Separating the Bunny from the RabbitPosted: January 1, 2015 Posted by: Purina Mills
Eventually the time comes when every bunny has to be weaned, or taken away, from its mother. This change is one of the most stressful times of a rabbit’s life, but there are certain tricks of the trade that will smooth the transition from the doe’s milk to regular feed.
Rabbits are generally weaned between four and six weeks of age, but they can also go all the way up to eight or nine weeks. The time of weaning will vary depending on the size, breed and preference of the owner as long as the rabbits are old enough and capable to be on fullfeed.
“Weaning at four weeks of age is a great time for better feed efficiency,” said Ron Obermark, Purina’s longtime former rabbitry manager. “Weaning earlier is a cheaper transition because the bunnies are no longer going through the mother for nutrition. For the smaller breeds, you might want to wait a little longer because you’re not worried about maximizing production. You might go up to about 6 weeks then.”
When you’ve decided on the appropriate time to wean the bunnies, remove the doe from the original cage into her own smaller one. By keeping the bunnies in their own cage along with their litter mates, you will reduce their stress. Those that are interested in showing will also often segregate their bunnies so they can better regulate their body condition.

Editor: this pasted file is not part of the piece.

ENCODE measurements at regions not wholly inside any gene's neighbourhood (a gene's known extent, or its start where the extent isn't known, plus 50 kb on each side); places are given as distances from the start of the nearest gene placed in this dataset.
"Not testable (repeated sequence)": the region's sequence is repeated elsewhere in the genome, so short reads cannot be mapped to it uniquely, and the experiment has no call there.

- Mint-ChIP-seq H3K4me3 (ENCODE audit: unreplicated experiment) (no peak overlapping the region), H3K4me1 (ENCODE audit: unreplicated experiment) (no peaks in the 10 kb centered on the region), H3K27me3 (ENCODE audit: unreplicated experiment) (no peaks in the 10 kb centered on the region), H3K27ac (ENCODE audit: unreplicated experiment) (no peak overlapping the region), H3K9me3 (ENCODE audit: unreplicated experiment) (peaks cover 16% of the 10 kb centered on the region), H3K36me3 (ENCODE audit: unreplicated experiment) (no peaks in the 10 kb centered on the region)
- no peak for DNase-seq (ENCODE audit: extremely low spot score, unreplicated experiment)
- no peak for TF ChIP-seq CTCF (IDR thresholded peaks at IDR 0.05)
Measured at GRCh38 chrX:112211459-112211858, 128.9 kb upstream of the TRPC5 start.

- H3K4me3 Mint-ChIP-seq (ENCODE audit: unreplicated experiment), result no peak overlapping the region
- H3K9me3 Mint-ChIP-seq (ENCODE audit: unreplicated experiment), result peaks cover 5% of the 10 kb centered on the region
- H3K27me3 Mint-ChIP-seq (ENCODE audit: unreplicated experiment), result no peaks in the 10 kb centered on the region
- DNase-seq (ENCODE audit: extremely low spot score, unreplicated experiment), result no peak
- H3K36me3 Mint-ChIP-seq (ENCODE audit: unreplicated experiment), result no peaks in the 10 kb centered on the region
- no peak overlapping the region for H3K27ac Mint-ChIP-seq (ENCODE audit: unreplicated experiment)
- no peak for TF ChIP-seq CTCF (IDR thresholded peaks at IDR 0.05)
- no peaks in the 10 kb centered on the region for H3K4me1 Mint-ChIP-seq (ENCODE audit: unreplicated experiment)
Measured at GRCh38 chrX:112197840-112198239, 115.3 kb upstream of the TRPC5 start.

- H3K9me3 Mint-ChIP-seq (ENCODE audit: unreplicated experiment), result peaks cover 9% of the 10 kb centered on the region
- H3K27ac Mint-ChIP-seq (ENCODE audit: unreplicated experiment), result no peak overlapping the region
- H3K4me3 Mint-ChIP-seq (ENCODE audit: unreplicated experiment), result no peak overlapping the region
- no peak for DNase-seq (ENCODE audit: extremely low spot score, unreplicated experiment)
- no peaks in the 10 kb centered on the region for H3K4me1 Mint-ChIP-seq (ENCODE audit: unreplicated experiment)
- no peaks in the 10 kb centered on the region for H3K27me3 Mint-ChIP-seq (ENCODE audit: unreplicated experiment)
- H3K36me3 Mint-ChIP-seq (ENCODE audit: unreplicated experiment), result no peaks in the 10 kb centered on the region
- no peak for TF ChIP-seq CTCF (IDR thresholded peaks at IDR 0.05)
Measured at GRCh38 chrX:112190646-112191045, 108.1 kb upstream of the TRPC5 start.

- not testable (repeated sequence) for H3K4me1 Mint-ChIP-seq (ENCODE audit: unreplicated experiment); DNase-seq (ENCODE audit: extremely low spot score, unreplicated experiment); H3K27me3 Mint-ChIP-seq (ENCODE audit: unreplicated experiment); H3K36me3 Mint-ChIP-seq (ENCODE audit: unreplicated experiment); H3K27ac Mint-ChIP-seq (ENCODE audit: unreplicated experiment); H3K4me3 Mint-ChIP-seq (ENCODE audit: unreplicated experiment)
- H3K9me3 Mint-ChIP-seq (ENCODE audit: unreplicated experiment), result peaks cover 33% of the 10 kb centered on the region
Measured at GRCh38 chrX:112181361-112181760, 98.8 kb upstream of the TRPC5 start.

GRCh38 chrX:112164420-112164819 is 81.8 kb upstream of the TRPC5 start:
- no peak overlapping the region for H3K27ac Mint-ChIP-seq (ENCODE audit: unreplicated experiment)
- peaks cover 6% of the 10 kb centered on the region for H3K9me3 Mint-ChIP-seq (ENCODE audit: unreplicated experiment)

Once you’ve taken the doe – their original food source – from the cage, many recommend gradually working the bunnies onto their full feed. A good rate is starting at 60 percent on the first day, increasing to 80 percent on day two and reaching a full feeding plan on day three. The total amount should equal the amount of food they can
consume in about 20 or 30 minutes.
It is also suggested to feed the bunnies a high fiber diet like Rabbit Chow™ Fibre3®
Natural AdvantEdge™ Rabbit Food. A change in feed should always be done by first mixing it in slowly with the original feed. Long stem grass and timothy hay are also popular choices to add in with a newly weaned bunny.
One of the largest problems rabbit owners will face when they’re weaning bunnies is the appearance of enteritis, or bad diarrhea, in some of their bunnies. Because it is such a stressful time, it often takes a toll on the young rabbits.
“You can tell if there’s enteritis by observing the litter for signs of fecal matter on the backs of litter mate,” Obermark said. “When you see that, segregate that rabbit into a separate cage, and don’t feed it at all for 24 hours. You can then give it a reduced diet for 24 hours.